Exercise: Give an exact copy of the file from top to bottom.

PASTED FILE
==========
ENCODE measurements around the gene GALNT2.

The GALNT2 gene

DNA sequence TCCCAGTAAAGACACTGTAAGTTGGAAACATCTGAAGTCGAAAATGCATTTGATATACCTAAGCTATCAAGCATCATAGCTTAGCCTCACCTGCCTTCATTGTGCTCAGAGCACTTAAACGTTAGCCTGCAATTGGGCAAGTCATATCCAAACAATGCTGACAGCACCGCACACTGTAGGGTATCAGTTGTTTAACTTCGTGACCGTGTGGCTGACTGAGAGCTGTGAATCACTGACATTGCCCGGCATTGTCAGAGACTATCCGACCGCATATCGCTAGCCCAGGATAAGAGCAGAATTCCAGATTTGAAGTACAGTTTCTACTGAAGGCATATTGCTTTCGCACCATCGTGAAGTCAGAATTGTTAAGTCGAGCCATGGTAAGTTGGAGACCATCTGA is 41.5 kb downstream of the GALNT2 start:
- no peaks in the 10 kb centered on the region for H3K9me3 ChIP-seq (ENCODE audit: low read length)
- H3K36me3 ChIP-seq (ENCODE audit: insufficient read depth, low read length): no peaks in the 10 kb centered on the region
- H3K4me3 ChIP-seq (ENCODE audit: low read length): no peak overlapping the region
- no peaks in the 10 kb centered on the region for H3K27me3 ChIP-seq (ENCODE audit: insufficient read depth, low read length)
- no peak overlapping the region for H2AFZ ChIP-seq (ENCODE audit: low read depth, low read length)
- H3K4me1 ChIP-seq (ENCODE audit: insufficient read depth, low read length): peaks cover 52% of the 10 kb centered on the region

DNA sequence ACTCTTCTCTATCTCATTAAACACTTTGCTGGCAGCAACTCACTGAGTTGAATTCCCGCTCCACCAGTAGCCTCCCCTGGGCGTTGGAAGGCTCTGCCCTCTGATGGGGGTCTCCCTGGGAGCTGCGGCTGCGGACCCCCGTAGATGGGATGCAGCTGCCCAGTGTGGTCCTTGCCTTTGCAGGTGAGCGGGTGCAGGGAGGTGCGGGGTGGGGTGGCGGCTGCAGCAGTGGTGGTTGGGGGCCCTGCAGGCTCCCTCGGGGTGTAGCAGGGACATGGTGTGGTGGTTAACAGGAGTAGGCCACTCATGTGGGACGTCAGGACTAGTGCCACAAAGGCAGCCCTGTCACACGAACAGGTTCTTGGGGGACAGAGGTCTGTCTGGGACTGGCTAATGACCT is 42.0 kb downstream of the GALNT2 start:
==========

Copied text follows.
ENCODE measurements around the gene GALNT2.

The GALNT2 gene

DNA sequence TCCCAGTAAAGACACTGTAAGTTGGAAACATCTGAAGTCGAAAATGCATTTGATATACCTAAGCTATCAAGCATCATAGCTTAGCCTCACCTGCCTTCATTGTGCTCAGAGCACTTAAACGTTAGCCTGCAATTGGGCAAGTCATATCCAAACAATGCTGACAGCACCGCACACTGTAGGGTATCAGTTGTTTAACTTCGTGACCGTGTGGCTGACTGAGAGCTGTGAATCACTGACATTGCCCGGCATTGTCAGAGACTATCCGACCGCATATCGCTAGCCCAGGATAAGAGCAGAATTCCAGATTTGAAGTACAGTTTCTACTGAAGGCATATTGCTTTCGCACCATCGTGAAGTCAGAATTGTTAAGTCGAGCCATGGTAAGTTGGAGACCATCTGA is 41.5 kb downstream of the GALNT2 start:
- no peaks in the 10 kb centered on the region for H3K9me3 ChIP-seq (ENCODE audit: low read length)
- H3K36me3 ChIP-seq (ENCODE audit: insufficient read depth, low read length): no peaks in the 10 kb centered on the region
- H3K4me3 ChIP-seq (ENCODE audit: low read length): no peak overlapping the region
- no peaks in the 10 kb centered on the region for H3K27me3 ChIP-seq (ENCODE audit: insufficient read depth, low read length)
- no peak overlapping the region for H2AFZ ChIP-seq (ENCODE audit: low read depth, low read length)
- H3K4me1 ChIP-seq (ENCODE audit: insufficient read depth, low read length): peaks cover 52% of the 10 kb centered on the region

DNA sequence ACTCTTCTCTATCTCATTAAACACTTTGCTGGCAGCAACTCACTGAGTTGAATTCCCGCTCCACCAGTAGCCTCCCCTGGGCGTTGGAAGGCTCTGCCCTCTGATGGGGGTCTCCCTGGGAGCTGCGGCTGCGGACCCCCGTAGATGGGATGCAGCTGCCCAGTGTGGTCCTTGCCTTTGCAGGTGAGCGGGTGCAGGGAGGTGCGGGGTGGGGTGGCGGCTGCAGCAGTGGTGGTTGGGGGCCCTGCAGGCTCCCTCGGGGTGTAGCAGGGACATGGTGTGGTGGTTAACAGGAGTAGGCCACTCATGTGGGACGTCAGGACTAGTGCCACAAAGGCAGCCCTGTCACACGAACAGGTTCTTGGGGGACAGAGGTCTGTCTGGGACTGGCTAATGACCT is 42.0 kb downstream of the GALNT2 start: